Training America’s astronauts

Many of America’s astronauts learn celestial navigation at Morehead Planetarium at the University of North Carolina Chapel Hill campus. More than 50 years after training there, former astronaut Jim Lovell returns to Morehead.


Many of America's astronauts learned celestial navigation at Morehead Planetarium on the University of North Carolina-Chapel Hill campus.

More than 50 years after training there, former astronaut Jim Lovell returns to Morehead.

Here's the story.

NASA sent all of its astronauts to Morehead Planetarium in the early days of the space program.

The agency's space pioneers may have been flying to the heavens, but they needed to know how to manually navigate, using the stars, in the event of mechanical failure.

You have to -- If you're sitting in it, you only see part of the sky, so you have to really get to know the stars to figure out -- If you want a star and it's not in your view, you have to know which way to go by looking at the sky that you can see.

Jim Lovell made eight trips to Chapel Hill to learn star navigation.

It provides an astronaut with a personal, uncomplicated way to place his location in the sky and in relation to Earth without using flight instruments.

Sometimes, Earth wasn't even in view.

We learned about the stars themselves.

I mean, looking at the dome and then looking at the constellations -- First of all, we looked at the constellations, because they were the guide for us to look at the stars in those constellations.

The planetarium's 13-foot Zeiss projector displayed the stars on the building's dome above them.

Astronauts would sit in a movable chair under a hood modeled after the window of the Gemini spacecraft.

And, so, if you look out one of those triangular-shaped windows, you just saw a triangular shape of the sky.

And so the stars that you wanted to navigate perhaps were not there.

We only had 37 stars in our computer of which to use.

Lovell is the only NASA astronaut to make two trips to the moon but never land there.

He used those navigation skills learned at Morehead on his second trip to the moon, on Apollo 13.

That's when an oxygen-tank explosion turned a lunar mission into a get-back-to-Earth-safely mission.

I saw the warning gauges on our two oxygen tanks, with one of them zero, and I could see the needle go down on the other one.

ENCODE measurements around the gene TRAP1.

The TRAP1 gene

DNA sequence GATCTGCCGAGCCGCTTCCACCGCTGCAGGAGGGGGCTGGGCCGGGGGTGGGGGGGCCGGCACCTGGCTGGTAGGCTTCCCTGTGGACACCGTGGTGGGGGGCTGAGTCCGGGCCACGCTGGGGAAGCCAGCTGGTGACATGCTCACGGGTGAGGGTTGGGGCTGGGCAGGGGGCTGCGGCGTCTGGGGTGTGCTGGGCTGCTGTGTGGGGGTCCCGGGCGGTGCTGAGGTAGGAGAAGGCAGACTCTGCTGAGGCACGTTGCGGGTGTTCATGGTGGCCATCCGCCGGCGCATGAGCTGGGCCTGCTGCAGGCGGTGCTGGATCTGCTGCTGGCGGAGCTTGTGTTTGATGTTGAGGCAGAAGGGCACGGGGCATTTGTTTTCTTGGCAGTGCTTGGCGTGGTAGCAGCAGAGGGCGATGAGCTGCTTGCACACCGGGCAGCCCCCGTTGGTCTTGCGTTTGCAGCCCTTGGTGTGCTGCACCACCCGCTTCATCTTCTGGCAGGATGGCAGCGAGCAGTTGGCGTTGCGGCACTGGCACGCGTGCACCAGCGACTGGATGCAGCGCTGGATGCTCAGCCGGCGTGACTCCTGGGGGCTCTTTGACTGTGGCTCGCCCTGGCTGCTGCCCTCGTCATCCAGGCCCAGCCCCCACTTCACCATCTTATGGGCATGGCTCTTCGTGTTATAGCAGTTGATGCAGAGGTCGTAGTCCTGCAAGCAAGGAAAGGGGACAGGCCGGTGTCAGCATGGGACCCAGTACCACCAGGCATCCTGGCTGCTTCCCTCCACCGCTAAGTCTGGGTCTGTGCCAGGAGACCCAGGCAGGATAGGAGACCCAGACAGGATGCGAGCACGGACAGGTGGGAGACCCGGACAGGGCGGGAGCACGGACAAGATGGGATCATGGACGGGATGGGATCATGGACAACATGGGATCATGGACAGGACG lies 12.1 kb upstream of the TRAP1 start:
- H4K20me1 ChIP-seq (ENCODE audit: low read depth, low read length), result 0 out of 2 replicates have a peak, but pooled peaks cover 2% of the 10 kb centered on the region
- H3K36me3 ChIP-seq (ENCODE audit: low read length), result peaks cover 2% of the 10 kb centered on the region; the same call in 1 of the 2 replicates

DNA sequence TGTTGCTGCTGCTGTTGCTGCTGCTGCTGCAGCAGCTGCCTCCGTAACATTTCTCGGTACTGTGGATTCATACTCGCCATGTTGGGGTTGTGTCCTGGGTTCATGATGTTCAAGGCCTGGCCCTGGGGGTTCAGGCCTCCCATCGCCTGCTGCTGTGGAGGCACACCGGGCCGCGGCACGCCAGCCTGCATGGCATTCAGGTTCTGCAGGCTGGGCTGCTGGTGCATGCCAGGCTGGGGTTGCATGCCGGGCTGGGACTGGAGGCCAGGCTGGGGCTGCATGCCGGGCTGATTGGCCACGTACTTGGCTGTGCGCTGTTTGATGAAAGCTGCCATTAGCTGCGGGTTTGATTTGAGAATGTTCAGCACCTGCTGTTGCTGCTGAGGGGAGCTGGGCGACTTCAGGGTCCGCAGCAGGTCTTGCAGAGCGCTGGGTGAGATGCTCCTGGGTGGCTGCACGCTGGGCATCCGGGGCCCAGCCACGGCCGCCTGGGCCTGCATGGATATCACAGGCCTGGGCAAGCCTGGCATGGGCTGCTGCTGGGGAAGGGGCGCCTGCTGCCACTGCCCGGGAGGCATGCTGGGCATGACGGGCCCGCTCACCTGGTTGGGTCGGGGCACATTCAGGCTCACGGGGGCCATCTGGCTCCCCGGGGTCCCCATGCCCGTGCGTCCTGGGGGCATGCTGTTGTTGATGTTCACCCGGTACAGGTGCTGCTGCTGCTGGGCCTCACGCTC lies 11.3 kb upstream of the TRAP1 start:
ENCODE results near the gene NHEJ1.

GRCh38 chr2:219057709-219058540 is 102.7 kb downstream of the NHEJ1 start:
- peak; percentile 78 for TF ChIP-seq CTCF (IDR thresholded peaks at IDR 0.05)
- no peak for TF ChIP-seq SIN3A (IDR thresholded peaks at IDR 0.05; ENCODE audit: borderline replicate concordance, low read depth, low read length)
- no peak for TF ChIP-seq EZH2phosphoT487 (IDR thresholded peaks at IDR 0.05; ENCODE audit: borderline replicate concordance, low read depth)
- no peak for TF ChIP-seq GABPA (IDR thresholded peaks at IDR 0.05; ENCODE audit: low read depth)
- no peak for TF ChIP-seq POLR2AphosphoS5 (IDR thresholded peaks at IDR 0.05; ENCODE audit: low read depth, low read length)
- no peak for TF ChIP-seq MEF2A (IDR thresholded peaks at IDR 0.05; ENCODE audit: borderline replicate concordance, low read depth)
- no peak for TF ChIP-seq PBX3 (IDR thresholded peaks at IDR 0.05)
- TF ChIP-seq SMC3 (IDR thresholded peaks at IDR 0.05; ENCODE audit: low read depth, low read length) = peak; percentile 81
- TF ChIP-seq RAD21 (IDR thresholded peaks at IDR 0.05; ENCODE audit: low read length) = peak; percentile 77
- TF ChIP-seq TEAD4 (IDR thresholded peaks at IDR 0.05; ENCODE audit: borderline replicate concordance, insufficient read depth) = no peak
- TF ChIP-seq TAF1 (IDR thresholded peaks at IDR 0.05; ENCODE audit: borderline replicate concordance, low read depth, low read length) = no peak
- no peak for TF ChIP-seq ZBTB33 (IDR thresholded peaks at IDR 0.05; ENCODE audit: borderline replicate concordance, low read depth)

And, consequently, I knew that we were in deep, deep trouble then.

To cap that off, I looked out the side window, and I could see the gas escaping at a very high rate of speed, which told me that, shortly, we would be out of oxygen.

Because we used oxygen to produce electricity, we'd be out of electricity.

And because we used electricity to control the gimbal our vehicle, we would lose our propulsion system.

So we were -- Well, it's the low point, probably, of the flight, because we knew we were in deep trouble, but we had no way, at that time, to think about how to get out of it.

Lovell's greatest memory came on his first trip to the moon, in 1968, when Apollo 8 became the first spacecraft to orbit Earth's neighbor and witness the first earthrise.

On Apollo 8, when I put my thumb up to the window, that behind my thumb that I could hide was the Earth.

And I knew that, just 240,000 miles away, there was a body that had approximately 5 or 6 billion people on it, all striving for the same things in life.

And I really thought that for a while.

Here is this body, and all around is space.

I could see the moon right there, and the Sun was behind, but everything that I'd ever known is back there.

And I thought to myself in reality -- and, of course, it reinforces itself over the years -- really, that God has given us this stage.

God has given us this stage in which to perform.

And how that play turns out is really up to us.

Lovell is 89 years old, more than 50 years removed from space flight, but he is optimistic about space exploration.

However, he admits he's not sure whether it will be done by the government, private enterprise, or both.

And I hope that we first start going to the moon, because we barely, you know, examined the moon, and then use that architecture, the infrastructure of making moonflights rather common so that we could expand that to, eventually, you know, to a mission on Mars.